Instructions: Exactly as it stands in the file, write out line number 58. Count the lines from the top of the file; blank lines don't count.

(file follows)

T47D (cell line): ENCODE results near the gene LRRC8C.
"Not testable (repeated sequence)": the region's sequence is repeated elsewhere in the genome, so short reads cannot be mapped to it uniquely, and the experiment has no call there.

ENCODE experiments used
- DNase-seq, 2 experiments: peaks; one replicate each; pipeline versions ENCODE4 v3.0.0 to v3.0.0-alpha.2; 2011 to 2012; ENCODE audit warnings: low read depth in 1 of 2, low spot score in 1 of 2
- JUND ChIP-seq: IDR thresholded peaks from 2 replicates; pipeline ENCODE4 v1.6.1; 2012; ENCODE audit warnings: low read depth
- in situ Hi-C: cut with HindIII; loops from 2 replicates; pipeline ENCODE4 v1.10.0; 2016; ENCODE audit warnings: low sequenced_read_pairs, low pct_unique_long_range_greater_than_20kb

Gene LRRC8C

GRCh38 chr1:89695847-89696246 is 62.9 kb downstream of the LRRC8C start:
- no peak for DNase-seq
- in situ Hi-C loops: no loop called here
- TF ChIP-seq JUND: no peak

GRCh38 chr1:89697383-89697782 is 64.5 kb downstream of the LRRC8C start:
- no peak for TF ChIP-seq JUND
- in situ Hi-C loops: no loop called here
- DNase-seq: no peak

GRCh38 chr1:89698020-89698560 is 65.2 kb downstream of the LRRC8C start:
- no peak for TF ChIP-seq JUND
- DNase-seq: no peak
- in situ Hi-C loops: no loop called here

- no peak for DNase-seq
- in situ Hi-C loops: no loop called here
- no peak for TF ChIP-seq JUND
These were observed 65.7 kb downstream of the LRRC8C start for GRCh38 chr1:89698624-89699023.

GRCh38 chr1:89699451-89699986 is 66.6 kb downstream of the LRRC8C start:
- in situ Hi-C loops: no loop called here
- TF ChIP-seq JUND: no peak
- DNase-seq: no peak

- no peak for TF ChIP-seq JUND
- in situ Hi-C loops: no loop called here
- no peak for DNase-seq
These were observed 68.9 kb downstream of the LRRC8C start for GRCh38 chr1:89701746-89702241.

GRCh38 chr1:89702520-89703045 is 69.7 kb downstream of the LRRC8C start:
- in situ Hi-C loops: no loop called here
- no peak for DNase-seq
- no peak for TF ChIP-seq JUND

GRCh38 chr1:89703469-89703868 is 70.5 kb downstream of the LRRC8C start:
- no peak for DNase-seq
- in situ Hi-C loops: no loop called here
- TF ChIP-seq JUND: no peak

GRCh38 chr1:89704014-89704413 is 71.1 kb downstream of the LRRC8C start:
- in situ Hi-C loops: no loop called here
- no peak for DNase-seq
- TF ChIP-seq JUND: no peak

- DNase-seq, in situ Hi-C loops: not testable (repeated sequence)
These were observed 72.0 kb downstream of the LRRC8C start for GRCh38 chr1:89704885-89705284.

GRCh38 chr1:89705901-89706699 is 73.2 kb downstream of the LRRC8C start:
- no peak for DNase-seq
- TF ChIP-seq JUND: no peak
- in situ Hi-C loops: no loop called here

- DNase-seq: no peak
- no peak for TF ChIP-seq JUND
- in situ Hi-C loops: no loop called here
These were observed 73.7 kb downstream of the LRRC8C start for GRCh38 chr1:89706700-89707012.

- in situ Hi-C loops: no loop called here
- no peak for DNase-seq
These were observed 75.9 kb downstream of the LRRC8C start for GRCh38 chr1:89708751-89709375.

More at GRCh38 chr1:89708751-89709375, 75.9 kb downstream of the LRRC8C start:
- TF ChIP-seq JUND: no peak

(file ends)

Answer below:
- TF ChIP-seq JUND: no peak